05 October 2013

Choosing a First Move

I closed last week's post, Counting Viable First Moves, with the comment, 'What move would I play in SP491? That's an exercise that I'll save for another post.' In the meantime, HarryO has discovered another start position (SP) that appears to have a large number of possible first moves: SP395 beats SP491 in the competition for the most number of viable starts.

As interesting as HarryO's idea is, I believe it has a fatal flaw, which I stated in a comment to that SP395 post:-

I propose we play a two-game match with one of these SPs that you've flagged, where we each take White in one game. In the game where you are White, I will select your first move from your list of viable moves. In the game where I am White, I will choose my first move myself.

Let's return to SP491 and choose a pair of moves for the hypothetical match. I'll begin with the game where I'm playing White.

When I look at a new SP for the first time, I start with the castling choices. In SP491, I see no reason to favor one of the castling options over the other. Castling O-O-O will be possible after the Nc1 moves, while castling O-O requires the Be1 and the Nf1 to move off the back rank.

I adhere to classical opening principles, especially the one about paying attention to the center. For this reason, the moves 1.b4 and 1.g4 don't appeal to me, even though it is often attractive to advance by two ranks the Pawn directly in front of a Rook. On top of ignoring the center, both moves preclude future castling to that wing.

I also don't like developing Knights until I get some idea where they will be most active. In the given position it is too early to decide about the Knights. On top of that, the moves 1.Nd3 and 1.Ne3 leave the Knight exposed to harrassment by the Black center Pawns.

After a few minutes thought, I decided that 1.d4 is my preferred move in this position. It prepares Nc1-Nd3, where the Knight is both centralized and protected, and where castling O-O-O is already possible. As a bonus, the castled Rook would be placed on a partially open file. The move 1.d4 also opens a diagonal for the Bishop on e1, bringing White one step closer to castling O-O.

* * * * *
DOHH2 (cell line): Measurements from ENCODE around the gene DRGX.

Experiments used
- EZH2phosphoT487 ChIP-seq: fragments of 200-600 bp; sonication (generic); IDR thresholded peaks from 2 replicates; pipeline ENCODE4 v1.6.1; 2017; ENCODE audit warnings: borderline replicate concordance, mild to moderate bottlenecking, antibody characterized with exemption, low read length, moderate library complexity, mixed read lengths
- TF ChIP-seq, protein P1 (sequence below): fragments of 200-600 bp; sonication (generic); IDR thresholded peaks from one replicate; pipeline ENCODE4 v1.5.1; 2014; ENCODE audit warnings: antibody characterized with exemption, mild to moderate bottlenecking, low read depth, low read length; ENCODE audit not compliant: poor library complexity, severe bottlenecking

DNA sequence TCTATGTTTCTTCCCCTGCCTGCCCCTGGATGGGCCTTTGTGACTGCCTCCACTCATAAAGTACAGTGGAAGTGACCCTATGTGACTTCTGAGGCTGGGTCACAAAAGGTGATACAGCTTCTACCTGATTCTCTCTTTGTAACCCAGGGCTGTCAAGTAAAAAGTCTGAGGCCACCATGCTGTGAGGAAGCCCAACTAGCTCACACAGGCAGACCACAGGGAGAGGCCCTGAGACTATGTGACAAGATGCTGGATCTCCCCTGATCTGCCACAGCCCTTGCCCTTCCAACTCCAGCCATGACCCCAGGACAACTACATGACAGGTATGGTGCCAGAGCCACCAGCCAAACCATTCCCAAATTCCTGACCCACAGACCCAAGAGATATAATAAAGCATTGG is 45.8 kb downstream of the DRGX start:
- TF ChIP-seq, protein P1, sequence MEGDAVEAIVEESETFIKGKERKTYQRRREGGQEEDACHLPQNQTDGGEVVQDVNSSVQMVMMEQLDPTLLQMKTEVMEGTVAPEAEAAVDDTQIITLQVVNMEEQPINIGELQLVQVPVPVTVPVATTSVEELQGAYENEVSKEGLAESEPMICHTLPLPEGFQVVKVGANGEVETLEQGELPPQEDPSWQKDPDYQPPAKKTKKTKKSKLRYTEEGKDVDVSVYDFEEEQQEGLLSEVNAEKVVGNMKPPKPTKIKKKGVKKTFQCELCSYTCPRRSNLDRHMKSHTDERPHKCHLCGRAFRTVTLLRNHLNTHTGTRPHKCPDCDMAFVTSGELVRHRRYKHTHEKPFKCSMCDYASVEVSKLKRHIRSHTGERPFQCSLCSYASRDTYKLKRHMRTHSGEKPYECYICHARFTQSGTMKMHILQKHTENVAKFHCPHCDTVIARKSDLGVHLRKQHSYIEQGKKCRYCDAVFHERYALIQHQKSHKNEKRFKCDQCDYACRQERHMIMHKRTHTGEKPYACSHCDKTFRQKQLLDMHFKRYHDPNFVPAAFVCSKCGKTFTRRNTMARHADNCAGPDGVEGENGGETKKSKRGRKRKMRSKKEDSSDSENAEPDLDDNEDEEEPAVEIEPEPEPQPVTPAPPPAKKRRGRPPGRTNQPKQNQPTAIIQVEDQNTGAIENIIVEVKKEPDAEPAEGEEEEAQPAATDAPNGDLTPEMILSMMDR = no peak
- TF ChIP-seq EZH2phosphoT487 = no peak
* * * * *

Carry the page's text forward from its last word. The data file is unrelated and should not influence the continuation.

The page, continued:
The downside of 1.d4 is that the Pawn is exposed to attack by the Bishop on h8 and by ...Ne6. After playing with the position a few more minutes, I decided that both of these attacks can be defended in various ways.


As for choosing a first move for my opponent, my eye immediately jumped to the 12th possibility on the list of viable SP491 moves: 1.h4. HarryO justified this move with the comment, 'it takes control of g5, threatens h5, and allows Nh2/f3', but none of those reasons is particularly compelling. The downside of 1.h4 is that it ignores the center, does nothing to develop a piece, and signals that White will not be castling O-O. Each of those disadvantages is enough to reject the move and taken together they brand 1.h4 as positionally weak.

A skilled chess960 player like GM Nakamura might whip up some serious threats with 1.h4, but he knows more about chess than the average player does. So 1.d4 for me and 1.h4 for my hypothetical opponent, and I'm off to a good start.

No comments: